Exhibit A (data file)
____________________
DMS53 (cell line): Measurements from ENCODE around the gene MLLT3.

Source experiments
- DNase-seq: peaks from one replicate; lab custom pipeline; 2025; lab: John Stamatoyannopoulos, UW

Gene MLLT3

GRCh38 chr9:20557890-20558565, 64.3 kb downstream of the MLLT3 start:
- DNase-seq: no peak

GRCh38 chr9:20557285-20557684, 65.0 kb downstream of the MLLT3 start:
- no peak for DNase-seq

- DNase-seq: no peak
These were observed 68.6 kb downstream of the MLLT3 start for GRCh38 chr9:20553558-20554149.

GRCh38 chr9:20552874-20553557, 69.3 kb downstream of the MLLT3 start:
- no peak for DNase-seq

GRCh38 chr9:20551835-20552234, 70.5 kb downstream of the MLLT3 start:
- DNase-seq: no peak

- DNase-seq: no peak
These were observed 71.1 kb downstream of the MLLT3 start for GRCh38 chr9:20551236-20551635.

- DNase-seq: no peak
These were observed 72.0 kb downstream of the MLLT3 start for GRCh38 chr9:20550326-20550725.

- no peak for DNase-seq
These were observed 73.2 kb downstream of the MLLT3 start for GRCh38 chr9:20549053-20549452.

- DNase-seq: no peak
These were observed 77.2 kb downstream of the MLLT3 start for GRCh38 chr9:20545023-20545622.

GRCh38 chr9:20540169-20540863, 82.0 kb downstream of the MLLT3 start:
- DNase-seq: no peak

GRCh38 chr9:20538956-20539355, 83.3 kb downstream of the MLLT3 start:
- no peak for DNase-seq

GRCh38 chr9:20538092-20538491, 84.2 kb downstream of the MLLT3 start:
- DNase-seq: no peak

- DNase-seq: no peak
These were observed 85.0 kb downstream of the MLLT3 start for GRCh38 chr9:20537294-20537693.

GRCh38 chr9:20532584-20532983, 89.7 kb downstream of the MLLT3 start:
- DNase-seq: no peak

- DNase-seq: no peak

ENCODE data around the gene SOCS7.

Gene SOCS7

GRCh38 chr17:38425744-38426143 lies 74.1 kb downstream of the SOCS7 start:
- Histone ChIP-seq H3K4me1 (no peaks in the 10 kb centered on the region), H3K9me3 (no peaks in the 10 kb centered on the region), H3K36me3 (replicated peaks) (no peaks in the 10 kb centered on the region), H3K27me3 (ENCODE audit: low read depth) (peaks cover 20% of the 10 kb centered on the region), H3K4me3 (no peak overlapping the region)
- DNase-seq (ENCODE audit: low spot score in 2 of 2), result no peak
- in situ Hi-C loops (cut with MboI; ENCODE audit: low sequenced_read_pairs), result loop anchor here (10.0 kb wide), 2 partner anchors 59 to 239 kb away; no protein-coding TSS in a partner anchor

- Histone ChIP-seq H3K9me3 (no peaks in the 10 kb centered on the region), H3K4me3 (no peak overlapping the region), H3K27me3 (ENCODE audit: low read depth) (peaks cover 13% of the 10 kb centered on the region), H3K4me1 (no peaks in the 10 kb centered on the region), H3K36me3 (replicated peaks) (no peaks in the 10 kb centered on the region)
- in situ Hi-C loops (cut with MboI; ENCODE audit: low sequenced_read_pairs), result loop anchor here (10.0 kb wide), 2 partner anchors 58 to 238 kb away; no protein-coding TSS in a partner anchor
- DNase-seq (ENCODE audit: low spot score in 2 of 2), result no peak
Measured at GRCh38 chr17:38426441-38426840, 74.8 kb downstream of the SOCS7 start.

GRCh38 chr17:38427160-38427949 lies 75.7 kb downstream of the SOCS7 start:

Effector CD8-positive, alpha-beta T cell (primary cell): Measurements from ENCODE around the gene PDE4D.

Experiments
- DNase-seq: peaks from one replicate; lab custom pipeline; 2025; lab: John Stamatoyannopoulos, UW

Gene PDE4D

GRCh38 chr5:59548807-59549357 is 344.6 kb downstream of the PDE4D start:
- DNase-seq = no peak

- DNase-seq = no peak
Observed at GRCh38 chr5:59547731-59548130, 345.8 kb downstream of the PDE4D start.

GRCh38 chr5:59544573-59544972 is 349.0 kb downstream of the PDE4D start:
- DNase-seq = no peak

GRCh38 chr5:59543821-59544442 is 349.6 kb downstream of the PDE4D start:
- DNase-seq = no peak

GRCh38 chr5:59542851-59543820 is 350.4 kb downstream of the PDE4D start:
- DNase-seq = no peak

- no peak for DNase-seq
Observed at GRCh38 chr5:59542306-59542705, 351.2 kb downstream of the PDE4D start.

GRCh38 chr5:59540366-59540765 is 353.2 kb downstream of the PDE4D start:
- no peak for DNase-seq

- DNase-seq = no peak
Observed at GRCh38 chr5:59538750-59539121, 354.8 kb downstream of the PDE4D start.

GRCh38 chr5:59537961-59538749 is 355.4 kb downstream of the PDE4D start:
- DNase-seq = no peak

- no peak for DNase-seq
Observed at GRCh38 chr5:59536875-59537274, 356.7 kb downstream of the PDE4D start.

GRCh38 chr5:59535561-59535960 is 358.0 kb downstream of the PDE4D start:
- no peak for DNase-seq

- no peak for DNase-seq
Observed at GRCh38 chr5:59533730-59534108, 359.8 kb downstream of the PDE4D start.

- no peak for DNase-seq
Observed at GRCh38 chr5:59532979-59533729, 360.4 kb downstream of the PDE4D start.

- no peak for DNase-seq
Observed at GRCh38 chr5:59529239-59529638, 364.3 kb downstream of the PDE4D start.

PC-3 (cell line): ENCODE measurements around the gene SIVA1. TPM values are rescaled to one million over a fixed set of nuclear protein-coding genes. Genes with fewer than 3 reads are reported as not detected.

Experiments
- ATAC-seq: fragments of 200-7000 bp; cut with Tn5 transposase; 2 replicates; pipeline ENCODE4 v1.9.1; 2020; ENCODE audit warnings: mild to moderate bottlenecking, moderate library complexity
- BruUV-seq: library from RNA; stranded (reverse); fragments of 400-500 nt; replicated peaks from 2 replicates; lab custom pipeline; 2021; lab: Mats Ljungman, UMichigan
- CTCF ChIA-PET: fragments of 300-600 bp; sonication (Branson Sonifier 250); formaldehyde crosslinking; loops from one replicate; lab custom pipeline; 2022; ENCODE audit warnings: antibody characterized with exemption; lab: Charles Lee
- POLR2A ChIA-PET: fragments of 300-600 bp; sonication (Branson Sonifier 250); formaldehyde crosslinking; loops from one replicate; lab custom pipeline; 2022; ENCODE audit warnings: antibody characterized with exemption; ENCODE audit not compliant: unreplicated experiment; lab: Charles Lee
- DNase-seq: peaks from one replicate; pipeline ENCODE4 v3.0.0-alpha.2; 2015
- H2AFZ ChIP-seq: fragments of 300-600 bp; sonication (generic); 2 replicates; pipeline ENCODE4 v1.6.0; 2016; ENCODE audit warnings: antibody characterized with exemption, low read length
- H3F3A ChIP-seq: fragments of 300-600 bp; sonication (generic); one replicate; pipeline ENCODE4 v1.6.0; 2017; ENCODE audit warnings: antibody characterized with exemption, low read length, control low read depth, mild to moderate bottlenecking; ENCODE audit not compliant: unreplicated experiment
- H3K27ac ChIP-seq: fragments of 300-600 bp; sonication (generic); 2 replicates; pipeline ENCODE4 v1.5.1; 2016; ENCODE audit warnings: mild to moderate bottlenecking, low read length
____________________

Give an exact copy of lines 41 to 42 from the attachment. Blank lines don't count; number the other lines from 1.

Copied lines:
- in situ Hi-C loops (cut with MboI; ENCODE audit: low sequenced_read_pairs), result loop anchor here (10.0 kb wide), 2 partner anchors 58 to 238 kb away; no protein-coding TSS in a partner anchor
- DNase-seq (ENCODE audit: low spot score in 2 of 2), result no peak